Cases of Note
Baptist Memorial Hospital v. Argo Construction Corp., 308 S.W.3d 337; 2009 Tenn. App., Appeal denied by Baptist Mem. Hosp. v. Argo Constr. Corp., 2010 Tenn. LEXIS 179 (Tenn., Feb. 22, 2010)
OVERVIEW: The court held that the exclusive remedy provision in the parties' contract applied to bar the indemnity. As permitted by T.C.A. § 47-2-719(2001), the parties agreed to limit the remedies, stating that the limitations had been taken into account in establishing the price under this contract. The language was very broad, providing that the stated remedies were the only available remedies for breach of warranty or for other claims regarding the products, whether arising in contract, warranty, tort, strict liability, or otherwise. The court concluded that the claim for indemnity came within the broad language of the exclusive remedy provision. The contractual remedy did not fail of its essential purpose, even if the defect in the pipe was latent and could not have been discovered within the contractual one-year period. The remedy included refund of the purchase price as well as repair and replacement and thus provided a minimum adequate remedy that could not fail of its essential purpose. The dispute did not involve a consumer but arose between two business entities, fully capable of bargaining over items such as the breadth and time period of the warranties on the product sold.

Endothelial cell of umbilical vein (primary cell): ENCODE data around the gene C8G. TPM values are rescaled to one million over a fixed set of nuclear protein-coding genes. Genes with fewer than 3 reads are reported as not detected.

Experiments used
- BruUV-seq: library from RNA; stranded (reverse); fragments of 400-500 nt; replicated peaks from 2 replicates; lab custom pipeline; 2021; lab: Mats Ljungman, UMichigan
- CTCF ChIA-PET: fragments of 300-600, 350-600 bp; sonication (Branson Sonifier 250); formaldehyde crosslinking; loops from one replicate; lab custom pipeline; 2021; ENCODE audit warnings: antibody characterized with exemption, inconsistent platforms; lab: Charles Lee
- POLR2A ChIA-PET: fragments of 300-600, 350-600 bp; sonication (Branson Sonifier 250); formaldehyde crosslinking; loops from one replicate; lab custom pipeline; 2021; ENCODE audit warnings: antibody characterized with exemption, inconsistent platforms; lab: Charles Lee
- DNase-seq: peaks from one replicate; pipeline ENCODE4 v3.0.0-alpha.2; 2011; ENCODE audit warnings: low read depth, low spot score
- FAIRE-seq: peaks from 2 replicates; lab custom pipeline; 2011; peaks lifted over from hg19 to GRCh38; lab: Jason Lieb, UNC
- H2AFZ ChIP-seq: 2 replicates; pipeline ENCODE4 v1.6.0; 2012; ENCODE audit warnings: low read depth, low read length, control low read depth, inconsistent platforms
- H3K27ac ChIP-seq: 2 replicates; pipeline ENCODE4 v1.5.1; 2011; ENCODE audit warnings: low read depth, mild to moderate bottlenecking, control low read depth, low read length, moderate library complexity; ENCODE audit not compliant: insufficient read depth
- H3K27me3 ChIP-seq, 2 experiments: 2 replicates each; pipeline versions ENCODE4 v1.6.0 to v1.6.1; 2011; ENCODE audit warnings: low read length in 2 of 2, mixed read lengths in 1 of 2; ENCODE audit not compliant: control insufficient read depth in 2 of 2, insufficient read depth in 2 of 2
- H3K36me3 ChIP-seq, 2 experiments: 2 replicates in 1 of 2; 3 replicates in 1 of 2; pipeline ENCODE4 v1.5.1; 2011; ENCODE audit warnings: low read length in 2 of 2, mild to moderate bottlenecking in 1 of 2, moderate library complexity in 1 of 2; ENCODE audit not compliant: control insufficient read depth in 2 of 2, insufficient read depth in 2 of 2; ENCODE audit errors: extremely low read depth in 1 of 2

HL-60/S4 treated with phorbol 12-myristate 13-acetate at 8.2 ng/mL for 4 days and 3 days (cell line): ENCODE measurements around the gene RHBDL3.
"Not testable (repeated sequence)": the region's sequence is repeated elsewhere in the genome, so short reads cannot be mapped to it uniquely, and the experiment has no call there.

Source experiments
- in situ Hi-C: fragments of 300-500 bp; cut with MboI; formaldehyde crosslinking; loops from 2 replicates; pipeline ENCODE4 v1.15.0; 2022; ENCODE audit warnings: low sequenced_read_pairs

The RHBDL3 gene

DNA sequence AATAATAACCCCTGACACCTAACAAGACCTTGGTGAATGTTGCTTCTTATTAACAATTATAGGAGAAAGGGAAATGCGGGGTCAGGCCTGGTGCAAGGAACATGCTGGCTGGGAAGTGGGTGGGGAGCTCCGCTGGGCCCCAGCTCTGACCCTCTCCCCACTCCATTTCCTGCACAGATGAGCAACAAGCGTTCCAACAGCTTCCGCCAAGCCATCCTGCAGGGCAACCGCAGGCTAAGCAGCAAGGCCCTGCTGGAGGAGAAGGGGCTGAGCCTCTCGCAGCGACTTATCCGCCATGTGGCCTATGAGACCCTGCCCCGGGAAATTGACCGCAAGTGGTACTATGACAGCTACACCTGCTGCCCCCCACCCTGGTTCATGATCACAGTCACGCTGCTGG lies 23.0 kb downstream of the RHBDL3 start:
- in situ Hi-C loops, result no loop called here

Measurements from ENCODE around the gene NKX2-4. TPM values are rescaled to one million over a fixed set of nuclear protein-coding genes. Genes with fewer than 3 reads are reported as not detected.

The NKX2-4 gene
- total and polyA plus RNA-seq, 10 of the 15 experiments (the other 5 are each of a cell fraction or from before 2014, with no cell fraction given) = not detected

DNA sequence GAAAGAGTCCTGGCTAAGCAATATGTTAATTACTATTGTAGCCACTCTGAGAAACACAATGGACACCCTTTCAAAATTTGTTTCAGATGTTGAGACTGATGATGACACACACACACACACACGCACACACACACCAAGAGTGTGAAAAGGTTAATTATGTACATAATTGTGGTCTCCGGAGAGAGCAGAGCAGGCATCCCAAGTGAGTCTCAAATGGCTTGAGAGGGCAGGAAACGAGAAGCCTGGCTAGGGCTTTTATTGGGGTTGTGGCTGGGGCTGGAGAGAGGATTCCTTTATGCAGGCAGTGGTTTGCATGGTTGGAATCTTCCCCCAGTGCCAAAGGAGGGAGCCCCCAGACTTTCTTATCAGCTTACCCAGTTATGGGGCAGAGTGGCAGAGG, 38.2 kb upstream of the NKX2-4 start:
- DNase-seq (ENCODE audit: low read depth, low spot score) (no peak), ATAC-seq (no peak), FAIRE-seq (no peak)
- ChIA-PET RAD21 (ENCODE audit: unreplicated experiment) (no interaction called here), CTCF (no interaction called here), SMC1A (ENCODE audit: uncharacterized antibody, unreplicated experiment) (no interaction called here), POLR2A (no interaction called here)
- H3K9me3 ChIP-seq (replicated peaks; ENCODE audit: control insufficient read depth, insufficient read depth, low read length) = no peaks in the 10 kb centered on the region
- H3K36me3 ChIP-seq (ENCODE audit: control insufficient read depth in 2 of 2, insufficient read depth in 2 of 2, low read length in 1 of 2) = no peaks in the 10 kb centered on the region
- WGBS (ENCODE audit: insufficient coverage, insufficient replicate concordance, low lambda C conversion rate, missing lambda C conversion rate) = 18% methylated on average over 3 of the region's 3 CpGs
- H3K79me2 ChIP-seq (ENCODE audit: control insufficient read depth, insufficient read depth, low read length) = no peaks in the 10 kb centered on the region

This case stands for the proposition that commercial entities need to pay attention to purchase orders, invoices and similar forms, which may have limitations of remedies that shield the vendor from liability for defective products, and which saddles the innocent contractor with the responsibility for the defective construction. In this instance, there was no way for the contractor to know that steel was missing from the interior of the pipe walls, which later failed.
(To read or download a copy of the court's opinion, click here.)